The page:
TROP, INC. d/b/a Pink Pony et al. v. CITY OF BROOKHAVEN et al.
Trop, Inc. and the JEG Family Trust have operated the Pink Pony entertainment club as a restaurant with alcohol consumption and adult nude dancing under DeKalb County licenses since November, 1990. In June 2001, after taking part in litigation against DeKalb County, Pink Pony entered into a Settlement and Release Agreement with DeKalb County. Pursuant to this settlement, Pink Pony dismissed pending damages actions against DeKalb County in exchange for the right to continue its operations, as it had always done, for a term of eight years. In addition, Pink Pony agreed to pay an increased, graduated licensing fee. In May 2007, Pink Pony entered into the First Amended and Extended Settlement and Release Agreement, which extended the original settlement agreement for an additional fifteen years.
Approximately five years later, well before the termination of the DeKalb settlement agreement, the City of Brookhaven was incorporated on December 17, 2012, and, as a result, Pink Pony's location became part of the new municipality. At that time, DeKalb County ordinances, including those on alcohol and adult businesses, continued to apply in Brookhaven. Later, however, Brookhaven began a consideration of sexually-oriented businesses, and, on January 15, 2013, it approved its own sexually-oriented business Code. The sexually-oriented business Code's enactment was “[b]ased on evidence of the adverse secondary effects of adult uses presented in hearings and in reports made available to the City Council,” including judicial decisions, studies, reports, and affidavits. Of particular importance to Pink Pony, the sexually-oriented business ordinance, in conjunction with Brookhaven's Alcohol Code,1 prohibits the sale of alcohol in sexually-oriented businesses and allows only semi-nudity (g-strings and pasties), not full nudity.2
In May 2013, Pink Pony filed suit in DeKalb County Superior Court, claiming that Brookhaven's newly-enacted sexually-oriented business Code was unconstitutional, and that Pink Pony was exempt from it based on Pink Pony's settlement agreement with DeKalb County. Brookhaven answered and attached certified copies of public record documents: the sexually-oriented business Code, an amendment to the sexually-oriented business Code, and legislative record materials, including studies and reports regarding the negative effects of nude dancing establishments. With the Answer, Brookhaven also filed a Motion to Dismiss and/or for Judgment on the Pleadings. Pink Pony responded to the motion, and it filed an amendment to its complaint, incorporating exhibits into the original complaint. Pink Pony's response brief also cited to those exhibits, which included versions of the sexually-oriented business Code and amendment, the Alcohol Code and amendment, the Zoning Code, the City's charter, and DeKalb County's enabling legislation.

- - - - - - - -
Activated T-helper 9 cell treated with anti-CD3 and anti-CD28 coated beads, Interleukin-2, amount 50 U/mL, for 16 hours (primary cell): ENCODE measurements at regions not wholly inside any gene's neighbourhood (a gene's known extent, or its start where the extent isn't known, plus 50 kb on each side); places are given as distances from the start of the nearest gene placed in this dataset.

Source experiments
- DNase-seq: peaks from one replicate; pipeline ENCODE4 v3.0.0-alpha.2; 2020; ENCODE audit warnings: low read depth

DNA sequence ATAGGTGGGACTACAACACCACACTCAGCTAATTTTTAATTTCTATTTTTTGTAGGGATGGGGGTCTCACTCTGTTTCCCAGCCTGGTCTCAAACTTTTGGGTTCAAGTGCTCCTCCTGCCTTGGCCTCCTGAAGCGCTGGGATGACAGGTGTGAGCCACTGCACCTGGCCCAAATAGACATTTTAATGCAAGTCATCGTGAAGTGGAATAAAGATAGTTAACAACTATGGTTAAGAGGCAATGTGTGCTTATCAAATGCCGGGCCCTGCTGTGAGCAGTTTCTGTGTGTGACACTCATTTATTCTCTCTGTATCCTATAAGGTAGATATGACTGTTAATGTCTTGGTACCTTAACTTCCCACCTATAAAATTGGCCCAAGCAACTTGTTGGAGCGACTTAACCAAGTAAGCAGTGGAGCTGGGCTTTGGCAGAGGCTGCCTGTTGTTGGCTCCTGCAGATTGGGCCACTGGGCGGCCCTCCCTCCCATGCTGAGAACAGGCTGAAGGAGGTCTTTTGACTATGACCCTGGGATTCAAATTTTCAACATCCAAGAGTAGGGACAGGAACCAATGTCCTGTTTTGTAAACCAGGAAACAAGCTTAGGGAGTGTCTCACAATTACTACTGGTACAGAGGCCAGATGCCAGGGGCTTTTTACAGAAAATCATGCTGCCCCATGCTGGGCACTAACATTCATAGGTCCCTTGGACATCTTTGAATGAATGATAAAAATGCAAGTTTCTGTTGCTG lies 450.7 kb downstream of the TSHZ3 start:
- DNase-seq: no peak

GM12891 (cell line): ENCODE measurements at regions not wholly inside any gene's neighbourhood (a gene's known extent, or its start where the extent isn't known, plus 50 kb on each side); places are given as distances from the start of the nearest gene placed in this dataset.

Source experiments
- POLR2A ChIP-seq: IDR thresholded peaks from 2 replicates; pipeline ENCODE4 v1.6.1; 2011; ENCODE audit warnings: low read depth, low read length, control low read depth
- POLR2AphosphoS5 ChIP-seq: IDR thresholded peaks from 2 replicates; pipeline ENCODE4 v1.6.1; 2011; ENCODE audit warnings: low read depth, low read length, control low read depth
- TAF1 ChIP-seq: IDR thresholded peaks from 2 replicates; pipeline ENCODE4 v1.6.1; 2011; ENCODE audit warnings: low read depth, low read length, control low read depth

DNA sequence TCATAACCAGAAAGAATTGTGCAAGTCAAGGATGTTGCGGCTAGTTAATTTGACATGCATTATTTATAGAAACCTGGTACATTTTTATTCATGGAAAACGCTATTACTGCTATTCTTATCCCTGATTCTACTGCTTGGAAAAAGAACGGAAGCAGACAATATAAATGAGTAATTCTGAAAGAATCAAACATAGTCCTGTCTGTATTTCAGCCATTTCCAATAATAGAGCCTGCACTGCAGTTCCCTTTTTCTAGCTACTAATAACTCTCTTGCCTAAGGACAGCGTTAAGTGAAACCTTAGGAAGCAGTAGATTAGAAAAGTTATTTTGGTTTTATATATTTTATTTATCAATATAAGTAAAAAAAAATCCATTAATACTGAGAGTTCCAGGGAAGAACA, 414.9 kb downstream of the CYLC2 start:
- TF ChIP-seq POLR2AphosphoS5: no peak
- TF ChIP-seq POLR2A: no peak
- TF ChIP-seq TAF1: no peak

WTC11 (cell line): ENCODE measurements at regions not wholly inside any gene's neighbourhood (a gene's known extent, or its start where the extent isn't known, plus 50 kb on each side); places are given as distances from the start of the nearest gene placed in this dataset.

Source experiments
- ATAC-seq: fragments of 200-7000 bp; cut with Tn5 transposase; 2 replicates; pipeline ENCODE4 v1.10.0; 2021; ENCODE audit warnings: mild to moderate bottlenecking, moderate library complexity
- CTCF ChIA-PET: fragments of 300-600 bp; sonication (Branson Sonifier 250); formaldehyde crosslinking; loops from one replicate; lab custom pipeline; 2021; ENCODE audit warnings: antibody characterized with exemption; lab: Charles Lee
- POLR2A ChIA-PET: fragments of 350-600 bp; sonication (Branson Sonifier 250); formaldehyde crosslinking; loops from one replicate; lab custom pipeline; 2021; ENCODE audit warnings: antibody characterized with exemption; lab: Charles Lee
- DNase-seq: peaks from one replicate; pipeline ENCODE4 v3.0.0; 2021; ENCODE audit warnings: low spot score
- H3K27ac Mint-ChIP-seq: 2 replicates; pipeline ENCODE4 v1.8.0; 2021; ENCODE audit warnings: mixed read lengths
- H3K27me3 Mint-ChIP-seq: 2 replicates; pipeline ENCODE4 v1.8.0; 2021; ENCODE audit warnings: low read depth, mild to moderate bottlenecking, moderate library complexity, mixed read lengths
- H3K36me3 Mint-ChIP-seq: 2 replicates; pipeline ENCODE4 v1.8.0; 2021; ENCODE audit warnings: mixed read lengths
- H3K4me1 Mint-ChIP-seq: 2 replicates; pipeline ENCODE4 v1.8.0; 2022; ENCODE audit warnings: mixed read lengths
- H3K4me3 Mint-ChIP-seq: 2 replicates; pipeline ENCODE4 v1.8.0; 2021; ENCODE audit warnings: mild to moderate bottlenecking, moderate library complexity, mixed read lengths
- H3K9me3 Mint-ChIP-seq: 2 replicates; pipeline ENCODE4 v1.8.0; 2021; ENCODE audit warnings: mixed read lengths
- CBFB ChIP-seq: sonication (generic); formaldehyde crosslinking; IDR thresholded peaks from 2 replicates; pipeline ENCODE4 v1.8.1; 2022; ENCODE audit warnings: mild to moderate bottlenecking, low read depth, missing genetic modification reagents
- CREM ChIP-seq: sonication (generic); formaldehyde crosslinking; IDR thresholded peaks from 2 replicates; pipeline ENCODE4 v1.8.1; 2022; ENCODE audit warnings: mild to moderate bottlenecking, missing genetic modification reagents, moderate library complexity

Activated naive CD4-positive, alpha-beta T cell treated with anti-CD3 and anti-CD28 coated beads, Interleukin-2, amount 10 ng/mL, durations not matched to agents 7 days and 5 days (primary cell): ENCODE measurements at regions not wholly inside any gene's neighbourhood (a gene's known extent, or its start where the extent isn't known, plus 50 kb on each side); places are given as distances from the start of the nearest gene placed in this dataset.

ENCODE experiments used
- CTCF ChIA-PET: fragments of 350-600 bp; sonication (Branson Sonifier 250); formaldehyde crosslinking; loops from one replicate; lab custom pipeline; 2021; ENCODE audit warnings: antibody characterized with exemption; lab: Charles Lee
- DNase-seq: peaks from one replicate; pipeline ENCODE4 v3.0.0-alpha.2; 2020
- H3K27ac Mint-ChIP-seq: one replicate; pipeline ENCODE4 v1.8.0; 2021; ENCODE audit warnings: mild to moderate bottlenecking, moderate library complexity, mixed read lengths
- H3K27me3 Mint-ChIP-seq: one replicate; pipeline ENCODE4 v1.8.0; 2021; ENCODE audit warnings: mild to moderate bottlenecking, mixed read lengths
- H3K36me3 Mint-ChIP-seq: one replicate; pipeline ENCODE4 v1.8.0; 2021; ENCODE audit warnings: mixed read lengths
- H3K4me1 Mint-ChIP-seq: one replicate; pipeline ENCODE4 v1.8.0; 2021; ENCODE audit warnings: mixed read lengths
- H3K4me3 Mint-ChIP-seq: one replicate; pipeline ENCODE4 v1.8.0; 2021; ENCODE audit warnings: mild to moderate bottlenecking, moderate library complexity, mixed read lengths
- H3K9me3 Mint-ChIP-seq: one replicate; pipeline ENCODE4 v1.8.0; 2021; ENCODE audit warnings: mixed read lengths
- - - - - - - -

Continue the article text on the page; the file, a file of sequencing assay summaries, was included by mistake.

After considering everything that was filed,3 the trial court granted Brookhaven's motion for judgment on the pleadings, finding that Pink Pony's claims regarding the constitutionality of the sexually-oriented business code failed as a matter of law. This appeal followed. For the reasons set forth below, we affirm.
It is well-settled that,
“[f]or the purposes of [a] motion [for judgment on the pleadings], all well-pleaded material allegations of the opposing party's pleading are to be taken as true, and all allegations of the moving party which have been denied are taken as false. [Cit.]” Ware v. Fidelity Acceptance Corp., 225 Ga.App. 41, 44(3), 482 S.E.2d 536 (1997). A motion for judgment on the pleadings should “be granted only if ․ the moving party is clearly entitled to judgment.” Gulf American Fire & Casualty Co. v. Harper, 117 Ga.App. 356(1), 160 S.E.2d 663 (1968).
(Punctuation omitted.) Sherman v. Fulton County Board of Assessors, 288 Ga. 88, 90, 701 S.E.2d 472 (2010).
Pink Pony details a long list of ways in which it contends that the trial court failed to adhere to its “well-pled facts” in granting Brookhaven's motion to dismiss. The great majority of items on this list, however, are not factual matters at all.4 To the contrary, they are conclusions of law. While a trial court is required to consider a non-moving party's factual allegations to be true, it is not required to accept the legal conclusions the non-party suggests that those facts dictate. For this reason, most of Pink Pony's claims are untenable based on the standard of review alone.
Sifting through the rest of Pink Pony's complaints, it becomes clear that its main contention is that the trial court erred in its determination that Brookhaven's sexually-oriented business ordinance passed the constitutional standards relating to the curtailment of free speech set forth in Paramount Pictures Corp. v. Busbee, 250 Ga. 252, 297 S.E.2d 250 (1982). The trial court did not err.
The Paramount Pictures test applies to content-neutral legislation and poses three questions: “(1) Does the [legislation] further an important governmental interest? (2) Is that interest unrelated to the suppression of speech? and (3) Is the legislation an incidental restriction of speech no greater than essential to further the important governmental interest?” (Punctuation omitted.) Goldrush II v. City of Marietta, 267 Ga. 683, 692(5), 482 S.E.2d 347 (1997).5